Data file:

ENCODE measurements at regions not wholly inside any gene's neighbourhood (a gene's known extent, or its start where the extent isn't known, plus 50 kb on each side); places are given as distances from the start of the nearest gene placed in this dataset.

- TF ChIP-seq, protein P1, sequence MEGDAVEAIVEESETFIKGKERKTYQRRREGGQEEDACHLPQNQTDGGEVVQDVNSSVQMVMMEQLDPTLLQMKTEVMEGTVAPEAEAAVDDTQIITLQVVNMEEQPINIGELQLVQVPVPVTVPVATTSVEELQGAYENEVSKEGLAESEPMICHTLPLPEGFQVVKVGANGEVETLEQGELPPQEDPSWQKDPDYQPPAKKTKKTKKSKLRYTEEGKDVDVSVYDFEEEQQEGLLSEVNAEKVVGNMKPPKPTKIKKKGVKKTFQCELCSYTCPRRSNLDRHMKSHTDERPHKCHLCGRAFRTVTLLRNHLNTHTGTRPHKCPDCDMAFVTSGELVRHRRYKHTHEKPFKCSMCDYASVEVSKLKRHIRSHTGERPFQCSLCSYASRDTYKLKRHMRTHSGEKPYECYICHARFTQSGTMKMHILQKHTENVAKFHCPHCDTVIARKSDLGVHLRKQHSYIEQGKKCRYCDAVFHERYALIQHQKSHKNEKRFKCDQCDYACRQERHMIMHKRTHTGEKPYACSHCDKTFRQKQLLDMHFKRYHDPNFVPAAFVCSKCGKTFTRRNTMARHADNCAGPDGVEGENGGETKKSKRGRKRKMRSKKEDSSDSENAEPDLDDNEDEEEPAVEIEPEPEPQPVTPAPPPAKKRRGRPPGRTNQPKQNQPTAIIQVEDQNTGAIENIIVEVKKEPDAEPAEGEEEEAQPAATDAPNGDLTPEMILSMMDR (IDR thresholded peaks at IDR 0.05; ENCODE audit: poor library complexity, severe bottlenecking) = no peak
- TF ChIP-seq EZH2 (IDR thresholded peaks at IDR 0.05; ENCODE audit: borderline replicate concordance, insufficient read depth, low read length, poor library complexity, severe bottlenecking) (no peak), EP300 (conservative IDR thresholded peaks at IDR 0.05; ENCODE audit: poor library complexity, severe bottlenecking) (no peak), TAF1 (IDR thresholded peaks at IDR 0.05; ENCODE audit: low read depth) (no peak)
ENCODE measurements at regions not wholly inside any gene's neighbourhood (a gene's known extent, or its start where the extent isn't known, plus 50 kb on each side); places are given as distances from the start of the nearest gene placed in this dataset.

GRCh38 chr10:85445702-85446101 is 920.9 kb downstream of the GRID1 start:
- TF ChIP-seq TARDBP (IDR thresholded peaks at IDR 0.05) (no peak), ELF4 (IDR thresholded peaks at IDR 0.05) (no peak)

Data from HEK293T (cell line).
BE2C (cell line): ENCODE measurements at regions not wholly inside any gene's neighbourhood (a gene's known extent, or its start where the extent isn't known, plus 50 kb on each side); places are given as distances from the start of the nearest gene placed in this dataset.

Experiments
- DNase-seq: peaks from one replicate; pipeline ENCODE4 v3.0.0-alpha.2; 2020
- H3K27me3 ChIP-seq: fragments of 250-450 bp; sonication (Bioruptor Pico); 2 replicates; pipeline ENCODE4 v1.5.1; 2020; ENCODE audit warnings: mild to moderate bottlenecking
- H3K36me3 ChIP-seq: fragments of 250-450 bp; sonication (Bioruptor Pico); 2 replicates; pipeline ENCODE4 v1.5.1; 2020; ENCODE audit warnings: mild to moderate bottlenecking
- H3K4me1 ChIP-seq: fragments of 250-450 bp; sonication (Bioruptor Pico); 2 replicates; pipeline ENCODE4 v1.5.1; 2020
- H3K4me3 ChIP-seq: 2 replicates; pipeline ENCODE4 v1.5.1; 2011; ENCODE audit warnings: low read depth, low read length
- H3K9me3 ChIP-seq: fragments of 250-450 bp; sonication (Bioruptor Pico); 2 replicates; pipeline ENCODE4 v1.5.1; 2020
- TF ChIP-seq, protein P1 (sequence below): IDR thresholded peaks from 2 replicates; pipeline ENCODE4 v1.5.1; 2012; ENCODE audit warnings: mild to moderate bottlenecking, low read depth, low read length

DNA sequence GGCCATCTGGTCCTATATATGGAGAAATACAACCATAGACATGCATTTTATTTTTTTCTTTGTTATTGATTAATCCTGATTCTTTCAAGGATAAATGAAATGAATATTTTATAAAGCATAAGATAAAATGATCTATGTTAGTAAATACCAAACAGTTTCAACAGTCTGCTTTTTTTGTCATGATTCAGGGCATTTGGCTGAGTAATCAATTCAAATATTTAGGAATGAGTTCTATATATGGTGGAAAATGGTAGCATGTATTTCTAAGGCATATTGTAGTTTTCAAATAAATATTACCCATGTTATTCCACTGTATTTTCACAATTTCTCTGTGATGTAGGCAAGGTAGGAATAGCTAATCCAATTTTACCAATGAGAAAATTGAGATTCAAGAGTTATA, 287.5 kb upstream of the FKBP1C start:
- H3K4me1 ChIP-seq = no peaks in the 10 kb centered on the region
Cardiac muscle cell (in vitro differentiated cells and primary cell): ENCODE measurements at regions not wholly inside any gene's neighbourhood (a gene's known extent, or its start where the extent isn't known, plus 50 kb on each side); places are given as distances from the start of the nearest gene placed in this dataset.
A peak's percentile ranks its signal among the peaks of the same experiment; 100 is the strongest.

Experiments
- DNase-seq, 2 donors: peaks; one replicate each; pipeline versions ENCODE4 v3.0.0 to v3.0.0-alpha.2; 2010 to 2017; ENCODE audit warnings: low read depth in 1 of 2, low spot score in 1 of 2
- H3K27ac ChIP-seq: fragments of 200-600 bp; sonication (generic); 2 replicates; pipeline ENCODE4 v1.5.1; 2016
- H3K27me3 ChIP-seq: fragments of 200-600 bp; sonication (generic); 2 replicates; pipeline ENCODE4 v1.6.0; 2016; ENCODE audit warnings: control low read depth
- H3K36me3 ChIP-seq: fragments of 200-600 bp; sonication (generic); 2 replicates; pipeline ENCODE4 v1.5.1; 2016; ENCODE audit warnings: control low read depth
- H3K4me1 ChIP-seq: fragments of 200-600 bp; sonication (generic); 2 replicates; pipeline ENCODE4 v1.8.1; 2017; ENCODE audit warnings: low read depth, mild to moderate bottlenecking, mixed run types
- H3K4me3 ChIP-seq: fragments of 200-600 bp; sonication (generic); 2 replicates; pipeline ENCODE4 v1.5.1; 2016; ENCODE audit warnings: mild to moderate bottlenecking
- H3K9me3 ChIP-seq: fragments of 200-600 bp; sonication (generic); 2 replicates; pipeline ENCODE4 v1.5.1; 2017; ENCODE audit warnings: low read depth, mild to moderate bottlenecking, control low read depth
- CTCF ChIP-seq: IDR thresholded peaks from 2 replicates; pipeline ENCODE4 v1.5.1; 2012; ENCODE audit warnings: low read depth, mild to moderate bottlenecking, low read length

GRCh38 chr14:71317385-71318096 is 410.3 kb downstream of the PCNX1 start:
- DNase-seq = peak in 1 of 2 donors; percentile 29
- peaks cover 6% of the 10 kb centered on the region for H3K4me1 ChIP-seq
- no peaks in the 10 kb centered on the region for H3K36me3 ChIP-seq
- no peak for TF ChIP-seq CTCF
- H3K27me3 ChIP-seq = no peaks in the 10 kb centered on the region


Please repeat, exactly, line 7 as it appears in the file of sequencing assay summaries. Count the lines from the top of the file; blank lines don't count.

Data from HEK293T (cell line).